How Do I Know If I'm Loving Them Enough?

By Steve Markel, Founder and CEO of Families of Character

I was speaking with the mom of an 11 year old daughter and a 9 year old son. She was telling me how much she loves her children, and that there is nothing she wouldn’t do for them.

She went so far as to say that “whatever they wanted at any meal they got served.” If she was serving steak for dinner, but one wanted popcorn, he got popcorn.  If the other one wanted fried chicken, she would get fried chicken.

Besides doing anything that the children wanted for them, the mother gave in to materialistic things as well.  By the age of 11, the daughter was given the pleasure of a smartphone and was allowed to have a TV in her room.  Her son was also given a video game console and kept it in his room. He played it whenever he wanted. The mother rarely said no to their wishes. She wanted her children to know they “were loved unconditionally” by her.  This is love, right?

I’m going to stop right here and present the question: What is the potential problem with this situation, and what harm can this potentially bring long term? Have you, as a parent, ever thought about the potential long term effect of giving our children every desire they request, instead of helping to create boundaries and helping them to delay gratification before getting the things they desire?

Here’s a hypothetical: What if the 11 year old girl is now 15, and she meets a 17 year old young man at school.  This gentleman is good looking, known as the jock of the school and is very popular. He’s dreamy, and she is loving the attention and affection she is receiving by him.  The jock happens to like the 15 year old girl and wants to take it beyond just a friendship into more of an intimate relationship. The girl has been educated on the risks of pregnancy and STD’s and knows the facts, but her emotions are telling her this is the right thing for what she wants NOW.  After all, she has been given everything she has ever asked for and felt “loved” in return. Now, she is being asked of something of herself, and the only way she knows to respond is to give in.

Fast forward another 10 years and she is now 25.  She continues to seek out ways to feed every desire she has. She’s never heard the word no to any request she has, and she has figured out ways to achieve and accomplish anything that she desires, even if it means twisting the truth or hurting friends.  You would think at this point in her life, having money, prestige, notoriety and influence would make her happy. But the sad thing is, she’s not happy.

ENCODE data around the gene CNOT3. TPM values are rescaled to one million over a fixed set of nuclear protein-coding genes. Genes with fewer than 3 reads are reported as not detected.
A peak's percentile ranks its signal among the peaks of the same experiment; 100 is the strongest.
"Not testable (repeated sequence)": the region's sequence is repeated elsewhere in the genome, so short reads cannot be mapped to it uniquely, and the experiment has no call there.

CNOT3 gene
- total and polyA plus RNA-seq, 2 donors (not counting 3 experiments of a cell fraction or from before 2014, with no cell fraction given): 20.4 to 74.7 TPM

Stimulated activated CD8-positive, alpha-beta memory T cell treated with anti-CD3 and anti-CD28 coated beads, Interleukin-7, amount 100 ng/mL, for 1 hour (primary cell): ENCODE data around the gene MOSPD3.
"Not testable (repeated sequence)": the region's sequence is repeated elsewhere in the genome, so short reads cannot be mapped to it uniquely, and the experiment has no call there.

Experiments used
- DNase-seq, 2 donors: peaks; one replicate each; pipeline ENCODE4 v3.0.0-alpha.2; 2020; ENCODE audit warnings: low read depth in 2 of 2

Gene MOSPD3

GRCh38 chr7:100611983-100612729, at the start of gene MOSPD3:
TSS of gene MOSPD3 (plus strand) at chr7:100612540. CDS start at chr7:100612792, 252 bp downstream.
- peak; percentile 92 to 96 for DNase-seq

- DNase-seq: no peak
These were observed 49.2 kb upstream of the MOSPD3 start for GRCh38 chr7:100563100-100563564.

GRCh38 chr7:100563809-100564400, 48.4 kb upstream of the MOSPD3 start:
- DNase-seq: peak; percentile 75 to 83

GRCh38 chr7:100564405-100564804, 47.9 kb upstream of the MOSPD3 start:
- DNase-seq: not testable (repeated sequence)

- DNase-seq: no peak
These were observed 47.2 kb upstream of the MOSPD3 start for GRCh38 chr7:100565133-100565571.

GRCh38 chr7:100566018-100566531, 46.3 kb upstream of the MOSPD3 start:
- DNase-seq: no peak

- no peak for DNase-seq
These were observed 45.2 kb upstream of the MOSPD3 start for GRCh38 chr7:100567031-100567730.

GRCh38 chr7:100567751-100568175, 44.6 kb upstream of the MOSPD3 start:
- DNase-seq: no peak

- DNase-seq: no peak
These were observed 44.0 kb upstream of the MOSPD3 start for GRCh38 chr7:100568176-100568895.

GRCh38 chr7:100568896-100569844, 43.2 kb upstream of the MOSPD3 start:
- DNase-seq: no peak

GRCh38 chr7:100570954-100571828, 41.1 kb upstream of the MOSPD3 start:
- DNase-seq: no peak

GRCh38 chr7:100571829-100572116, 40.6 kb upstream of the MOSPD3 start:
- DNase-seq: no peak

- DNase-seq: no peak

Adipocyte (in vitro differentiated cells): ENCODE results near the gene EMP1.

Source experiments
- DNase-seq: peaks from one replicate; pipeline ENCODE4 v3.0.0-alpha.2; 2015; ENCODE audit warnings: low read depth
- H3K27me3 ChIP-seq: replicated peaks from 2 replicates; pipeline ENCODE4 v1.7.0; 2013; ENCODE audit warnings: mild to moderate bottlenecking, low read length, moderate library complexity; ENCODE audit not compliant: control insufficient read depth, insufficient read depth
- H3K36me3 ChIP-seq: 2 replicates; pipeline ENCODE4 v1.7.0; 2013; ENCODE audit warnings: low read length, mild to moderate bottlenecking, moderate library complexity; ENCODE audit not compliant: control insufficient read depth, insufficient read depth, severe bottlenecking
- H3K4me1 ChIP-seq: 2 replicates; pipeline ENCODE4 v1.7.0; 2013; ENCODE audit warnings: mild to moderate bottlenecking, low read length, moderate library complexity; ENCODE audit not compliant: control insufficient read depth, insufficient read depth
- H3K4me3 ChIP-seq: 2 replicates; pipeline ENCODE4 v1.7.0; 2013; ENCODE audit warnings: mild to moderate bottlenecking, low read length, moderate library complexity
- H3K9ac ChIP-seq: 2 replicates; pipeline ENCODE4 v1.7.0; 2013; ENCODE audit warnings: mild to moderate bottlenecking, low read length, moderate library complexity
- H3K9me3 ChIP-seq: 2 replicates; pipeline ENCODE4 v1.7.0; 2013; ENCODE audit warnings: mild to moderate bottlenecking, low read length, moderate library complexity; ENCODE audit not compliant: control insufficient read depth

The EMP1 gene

So what makes people happy? What gives us happiness?  This is often a topic our culture struggles with and spends millions of dollars a year on, trying to find the answer.  What if I challenged you and said that the answer is actually very simple?

Happiness comes by doing good and in giving of myself to others. There is nothing wrong with pursuing pleasure in and of itself, but there is a lot wrong with pursuing every pleasure that presents itself to us.  

Here’s another idea: self control.  Self-control is the power of controlling our desires or pleasure in order to achieve other important goals. Self-control is like a reservoir; if I’m constantly doing the things I should, such as making my bed, cleaning my room, being generous to my siblings and friends, being grateful and living other good habits, then I’ll be strong enough to say no to the negative influences and peer pressures that come my way because I’ll recognize the satisfaction and good that the self control can bring to me.  

Now let me share with you another story. Another mother was telling me about her 9 year old daughter. The family was working on developing the character strength of self-control in their family. The daughter told the family that for the month she was going to spend her money only on what she needed and not what she wanted. They had gone to Hobby Lobby and the daughter saw a craft that she really wanted. She had the money to spend on it. She picked it up off the shelf and started pestering her mother about how much she wanted this.  Because the family had previously had the conversation about each one’s self control goals for the month, the mother turned to her daughter and politely said to her, “I thought you were only going to spend money on what you needed this month and you don’t need that.” The daughter looked down at what she picked up off the shelf, studying it for several seconds, and then put it back. Another mother in the aisle watching came to the mother and asked, “How did you get your daughter to do that? I have several children and there is a reason they’re not with me.  We would own everything in the store that the kids wanted. They are relentless in pursuing what they want until they get it.” The mother of the 9 year old told her that they were working on self control for the month, and the daughter had said she would only spend money and what she needed. The family went home, and the daughter soon realized that she had many crafts in her craft closet, and was happy to pull one out.

Take a look at these two young girls.  The 11 year old getting every appetite, passion and desire fed to her, and then the 9 year old who is being taught how to condition and control her own passions and desires.   Ask yourself the question: who is better prepared to face the disappointments, challenges and changes life brings? Who is more likely to be happier, healthier, and more productive or successful in life?

So how do you know if you’re loving your children enough? You’re loving them enough when you realize they have greater freedom and happiness because they are not a slave to their appetites and desires, rather their appetite and desires are a slave to them. Authentic love is when I am taught to give of myself to others, to think of others, and in wanting their goodwill.

Steve Markel